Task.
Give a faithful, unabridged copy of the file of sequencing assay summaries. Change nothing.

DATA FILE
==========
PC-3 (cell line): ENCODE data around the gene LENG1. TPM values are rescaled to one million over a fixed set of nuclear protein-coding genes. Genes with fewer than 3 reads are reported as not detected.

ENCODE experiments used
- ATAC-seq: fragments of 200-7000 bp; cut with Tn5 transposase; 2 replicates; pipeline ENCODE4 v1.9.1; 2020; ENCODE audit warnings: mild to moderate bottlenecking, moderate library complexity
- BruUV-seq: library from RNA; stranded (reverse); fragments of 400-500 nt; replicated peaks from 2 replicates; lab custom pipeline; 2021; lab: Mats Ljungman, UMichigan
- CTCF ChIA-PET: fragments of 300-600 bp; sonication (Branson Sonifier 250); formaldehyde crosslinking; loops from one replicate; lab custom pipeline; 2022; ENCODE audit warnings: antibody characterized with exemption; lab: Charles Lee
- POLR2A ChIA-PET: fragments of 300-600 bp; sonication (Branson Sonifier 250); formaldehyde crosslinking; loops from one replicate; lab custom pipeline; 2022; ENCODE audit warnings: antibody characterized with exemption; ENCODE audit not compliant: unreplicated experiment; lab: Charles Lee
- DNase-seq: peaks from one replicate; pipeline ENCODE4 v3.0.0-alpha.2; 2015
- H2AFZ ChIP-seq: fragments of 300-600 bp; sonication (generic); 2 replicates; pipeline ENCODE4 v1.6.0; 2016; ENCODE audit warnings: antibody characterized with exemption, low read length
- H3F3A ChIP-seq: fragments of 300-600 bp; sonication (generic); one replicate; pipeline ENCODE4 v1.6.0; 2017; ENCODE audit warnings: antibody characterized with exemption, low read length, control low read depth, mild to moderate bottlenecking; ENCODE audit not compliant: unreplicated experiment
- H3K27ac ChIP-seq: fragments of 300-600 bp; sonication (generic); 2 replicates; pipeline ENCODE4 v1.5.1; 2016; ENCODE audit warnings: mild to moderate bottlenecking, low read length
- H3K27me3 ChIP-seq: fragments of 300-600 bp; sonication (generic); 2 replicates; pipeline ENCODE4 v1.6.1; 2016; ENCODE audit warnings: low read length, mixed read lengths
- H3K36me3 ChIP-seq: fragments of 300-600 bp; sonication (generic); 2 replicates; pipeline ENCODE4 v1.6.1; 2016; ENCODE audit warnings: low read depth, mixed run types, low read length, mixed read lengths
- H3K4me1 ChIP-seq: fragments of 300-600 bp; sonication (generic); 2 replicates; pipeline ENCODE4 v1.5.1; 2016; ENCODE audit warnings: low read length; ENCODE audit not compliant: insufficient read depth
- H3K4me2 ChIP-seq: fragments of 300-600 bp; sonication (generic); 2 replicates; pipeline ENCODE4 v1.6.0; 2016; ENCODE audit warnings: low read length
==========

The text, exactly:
PC-3 (cell line): ENCODE data around the gene LENG1. TPM values are rescaled to one million over a fixed set of nuclear protein-coding genes. Genes with fewer than 3 reads are reported as not detected.

ENCODE experiments used
- ATAC-seq: fragments of 200-7000 bp; cut with Tn5 transposase; 2 replicates; pipeline ENCODE4 v1.9.1; 2020; ENCODE audit warnings: mild to moderate bottlenecking, moderate library complexity
- BruUV-seq: library from RNA; stranded (reverse); fragments of 400-500 nt; replicated peaks from 2 replicates; lab custom pipeline; 2021; lab: Mats Ljungman, UMichigan
- CTCF ChIA-PET: fragments of 300-600 bp; sonication (Branson Sonifier 250); formaldehyde crosslinking; loops from one replicate; lab custom pipeline; 2022; ENCODE audit warnings: antibody characterized with exemption; lab: Charles Lee
- POLR2A ChIA-PET: fragments of 300-600 bp; sonication (Branson Sonifier 250); formaldehyde crosslinking; loops from one replicate; lab custom pipeline; 2022; ENCODE audit warnings: antibody characterized with exemption; ENCODE audit not compliant: unreplicated experiment; lab: Charles Lee
- DNase-seq: peaks from one replicate; pipeline ENCODE4 v3.0.0-alpha.2; 2015
- H2AFZ ChIP-seq: fragments of 300-600 bp; sonication (generic); 2 replicates; pipeline ENCODE4 v1.6.0; 2016; ENCODE audit warnings: antibody characterized with exemption, low read length
- H3F3A ChIP-seq: fragments of 300-600 bp; sonication (generic); one replicate; pipeline ENCODE4 v1.6.0; 2017; ENCODE audit warnings: antibody characterized with exemption, low read length, control low read depth, mild to moderate bottlenecking; ENCODE audit not compliant: unreplicated experiment
- H3K27ac ChIP-seq: fragments of 300-600 bp; sonication (generic); 2 replicates; pipeline ENCODE4 v1.5.1; 2016; ENCODE audit warnings: mild to moderate bottlenecking, low read length
- H3K27me3 ChIP-seq: fragments of 300-600 bp; sonication (generic); 2 replicates; pipeline ENCODE4 v1.6.1; 2016; ENCODE audit warnings: low read length, mixed read lengths
- H3K36me3 ChIP-seq: fragments of 300-600 bp; sonication (generic); 2 replicates; pipeline ENCODE4 v1.6.1; 2016; ENCODE audit warnings: low read depth, mixed run types, low read length, mixed read lengths
- H3K4me1 ChIP-seq: fragments of 300-600 bp; sonication (generic); 2 replicates; pipeline ENCODE4 v1.5.1; 2016; ENCODE audit warnings: low read length; ENCODE audit not compliant: insufficient read depth
- H3K4me2 ChIP-seq: fragments of 300-600 bp; sonication (generic); 2 replicates; pipeline ENCODE4 v1.6.0; 2016; ENCODE audit warnings: low read length